Very similar to the standard integrate function, except that singleton dimensions are ignored.
As described in the integrate function description, integrating over dimensions with a single value (singleton dimensions) returns zero because the area under a single point is zero. In some cases, particularly when you are not sure which dimensions are singleton, this behavior can cause difficulties. The integrate2 function automatically ignores all dimensions with a size of one, which avoids the problem of a zero valued integrals due to singleton dimensions.
out = integrate2(A, 1, x1);
Integrates A over the first dimension in the matrix.
x1 is the corresponding position vector.
out = integrate2(A, d, x1, x2, ...);
Calculates the integral of A over the specified dimension(s) d.
d is a vector containing the dimensions over which to integrate.
xi is the position vector corresponding to the dimensions of A over which the integration is occurring. If any of the xi vectors only have 1 element, integrate returns 0.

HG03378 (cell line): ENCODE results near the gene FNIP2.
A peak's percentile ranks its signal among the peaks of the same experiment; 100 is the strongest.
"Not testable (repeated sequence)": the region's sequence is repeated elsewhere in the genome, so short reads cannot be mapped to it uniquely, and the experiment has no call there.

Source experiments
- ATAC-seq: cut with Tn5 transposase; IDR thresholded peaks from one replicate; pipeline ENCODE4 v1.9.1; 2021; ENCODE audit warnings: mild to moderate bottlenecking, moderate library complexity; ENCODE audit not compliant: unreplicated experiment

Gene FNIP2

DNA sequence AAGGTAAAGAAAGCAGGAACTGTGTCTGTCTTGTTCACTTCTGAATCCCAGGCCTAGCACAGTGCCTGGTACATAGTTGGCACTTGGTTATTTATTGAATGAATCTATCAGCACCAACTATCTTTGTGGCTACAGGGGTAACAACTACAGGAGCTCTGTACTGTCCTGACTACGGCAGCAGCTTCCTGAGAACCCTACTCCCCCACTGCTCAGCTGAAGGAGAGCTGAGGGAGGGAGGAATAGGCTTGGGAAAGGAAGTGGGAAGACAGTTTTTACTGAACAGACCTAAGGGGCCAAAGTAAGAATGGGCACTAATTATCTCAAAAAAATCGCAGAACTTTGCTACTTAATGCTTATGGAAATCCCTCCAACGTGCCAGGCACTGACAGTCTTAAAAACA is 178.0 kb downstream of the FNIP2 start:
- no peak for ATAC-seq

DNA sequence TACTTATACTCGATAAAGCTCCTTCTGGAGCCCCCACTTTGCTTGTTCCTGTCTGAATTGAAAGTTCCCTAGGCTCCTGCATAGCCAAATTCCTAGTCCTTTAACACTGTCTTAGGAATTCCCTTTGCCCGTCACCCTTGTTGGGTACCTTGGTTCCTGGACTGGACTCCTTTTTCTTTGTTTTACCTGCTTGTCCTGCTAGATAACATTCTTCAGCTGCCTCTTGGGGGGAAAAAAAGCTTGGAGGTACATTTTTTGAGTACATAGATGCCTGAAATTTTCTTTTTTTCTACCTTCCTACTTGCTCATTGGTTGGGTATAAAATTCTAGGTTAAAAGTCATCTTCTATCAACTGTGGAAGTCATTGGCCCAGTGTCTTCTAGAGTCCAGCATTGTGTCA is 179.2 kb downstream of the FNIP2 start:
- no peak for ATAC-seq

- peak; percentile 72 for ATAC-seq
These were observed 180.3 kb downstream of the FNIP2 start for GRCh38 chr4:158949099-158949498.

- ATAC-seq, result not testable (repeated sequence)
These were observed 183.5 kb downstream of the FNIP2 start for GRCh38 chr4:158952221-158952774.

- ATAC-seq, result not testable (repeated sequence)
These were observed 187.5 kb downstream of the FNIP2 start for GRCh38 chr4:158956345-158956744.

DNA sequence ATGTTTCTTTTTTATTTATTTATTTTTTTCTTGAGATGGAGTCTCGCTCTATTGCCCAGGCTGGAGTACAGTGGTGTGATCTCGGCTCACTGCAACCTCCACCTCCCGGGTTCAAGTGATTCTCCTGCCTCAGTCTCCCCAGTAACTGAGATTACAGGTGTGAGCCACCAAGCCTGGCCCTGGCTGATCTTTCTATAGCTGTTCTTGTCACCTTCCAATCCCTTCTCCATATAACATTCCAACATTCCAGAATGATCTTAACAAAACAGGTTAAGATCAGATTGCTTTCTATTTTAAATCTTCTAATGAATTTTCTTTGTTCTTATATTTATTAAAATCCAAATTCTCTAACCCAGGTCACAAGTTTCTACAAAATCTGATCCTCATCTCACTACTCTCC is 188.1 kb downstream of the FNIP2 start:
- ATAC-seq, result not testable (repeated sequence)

In the following example, we compare the integrate and integrate2 commands when integrating over matrices with singleton dimensions.
# create 3D matrix of results: data(x,y,z) where
# there are 50 'x' sample points, 1 'y' sample points
# and 40 'z' sample points. This is typical of data
# from a 2D monitor oriented in the XZ plane.
data = X^2 + Z^2;
?integrate2(data, [1,2,3], x,y,z); # Integrate2 ignores singleton dimension, giving non-zero result.
?integrate (data, [1,2,3], x,y,z); # Result is zero because of the singleton dimension
?integrate (data, [1,3] , x,z ); # Get the same result as integrate2 by integrating over x and z, but not y.